J Mays: We have quite a lot of voice activation. We don’t have everything out that I just described, but we have a heck of a lot of it. We have a voice activation system that recognizes well over 10,000 commands. It’s a system we call Sync, and it allows you to take your smartphone and integrate it into the car. You can receive incoming phone calls, as an example, and they come right through your car speaker system and you can talk to people while driving without actually looking at your cell phone and, more importantly, you can keep both hands on the steering wheel as opposed to one on the wheel and one on the phone. I’ll even use it in really simple ways. If I feel like hearing a song—and I’ve got thousands of them on my MP3 player—and I’ll just ask for a specific song and it’ll play it.
The Barclays Center in Brooklyn, New York
Inhabitat: We are hosting a panel discussion this week, Design With a Purpose, which you are a part of. Were you involved in selecting the panelists? I’m really interested to speak with them.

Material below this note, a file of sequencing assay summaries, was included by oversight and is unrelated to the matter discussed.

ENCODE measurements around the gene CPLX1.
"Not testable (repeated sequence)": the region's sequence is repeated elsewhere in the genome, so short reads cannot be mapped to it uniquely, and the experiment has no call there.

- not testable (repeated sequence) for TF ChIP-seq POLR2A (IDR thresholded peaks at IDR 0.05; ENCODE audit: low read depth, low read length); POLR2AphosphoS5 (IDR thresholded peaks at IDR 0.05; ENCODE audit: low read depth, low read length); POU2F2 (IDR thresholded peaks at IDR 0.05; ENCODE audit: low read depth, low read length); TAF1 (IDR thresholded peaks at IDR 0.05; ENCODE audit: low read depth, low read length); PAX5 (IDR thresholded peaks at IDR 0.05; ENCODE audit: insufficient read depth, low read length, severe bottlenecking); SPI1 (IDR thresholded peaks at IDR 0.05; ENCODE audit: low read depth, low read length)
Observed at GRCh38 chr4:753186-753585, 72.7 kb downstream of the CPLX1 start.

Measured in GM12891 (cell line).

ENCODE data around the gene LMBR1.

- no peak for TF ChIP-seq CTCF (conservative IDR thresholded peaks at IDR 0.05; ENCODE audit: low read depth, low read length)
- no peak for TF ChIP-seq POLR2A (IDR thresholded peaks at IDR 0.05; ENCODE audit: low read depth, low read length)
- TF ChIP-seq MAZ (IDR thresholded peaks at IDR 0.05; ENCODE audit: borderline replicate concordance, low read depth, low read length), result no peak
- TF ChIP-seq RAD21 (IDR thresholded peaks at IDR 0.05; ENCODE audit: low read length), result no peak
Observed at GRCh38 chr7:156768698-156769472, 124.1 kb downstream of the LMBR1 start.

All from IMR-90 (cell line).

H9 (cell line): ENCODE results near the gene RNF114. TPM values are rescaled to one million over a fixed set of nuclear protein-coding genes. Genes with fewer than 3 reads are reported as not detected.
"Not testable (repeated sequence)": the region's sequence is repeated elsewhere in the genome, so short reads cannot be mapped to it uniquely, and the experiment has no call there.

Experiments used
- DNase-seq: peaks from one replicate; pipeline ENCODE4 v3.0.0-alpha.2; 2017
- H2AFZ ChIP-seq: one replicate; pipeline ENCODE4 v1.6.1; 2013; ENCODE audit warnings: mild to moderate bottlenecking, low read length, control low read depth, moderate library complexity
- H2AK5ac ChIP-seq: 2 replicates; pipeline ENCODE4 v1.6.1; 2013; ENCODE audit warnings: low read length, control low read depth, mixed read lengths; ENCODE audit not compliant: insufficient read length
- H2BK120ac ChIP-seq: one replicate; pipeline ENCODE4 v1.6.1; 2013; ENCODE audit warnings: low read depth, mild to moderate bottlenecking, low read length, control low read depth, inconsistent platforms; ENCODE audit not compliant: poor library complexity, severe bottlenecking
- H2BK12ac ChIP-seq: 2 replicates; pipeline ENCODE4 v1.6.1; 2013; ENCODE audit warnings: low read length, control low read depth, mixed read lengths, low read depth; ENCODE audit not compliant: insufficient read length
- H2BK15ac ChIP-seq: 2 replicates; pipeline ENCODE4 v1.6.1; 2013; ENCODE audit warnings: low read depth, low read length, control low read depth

J Mays: That was done by AIANY, so the American Institute of Architects has selected the panel members. I don’t actually know any of the panel members, so that should hopefully create a more interesting dialog so that we’re not all just looking at each other and agreeing.
Inhabitat: I noticed that Erik from SHoP was involved in the Barclays Center. I don’t know if you’ll get a chance to go out to Brooklyn at all, but there’s this really amazing new building out on Flatbush Avenue and Atlantic, right in the middle of Brooklyn. It’s the new sports stadium, so that might be worth taking a look at for you. And another panelist, Steven Colletta from Sciame, was involved in the World Trade Center Memorial construction. I was just thinking it might be interesting to talk about the World Trade Center Memorial, which is also something worth seeing when you’re here and have a moment.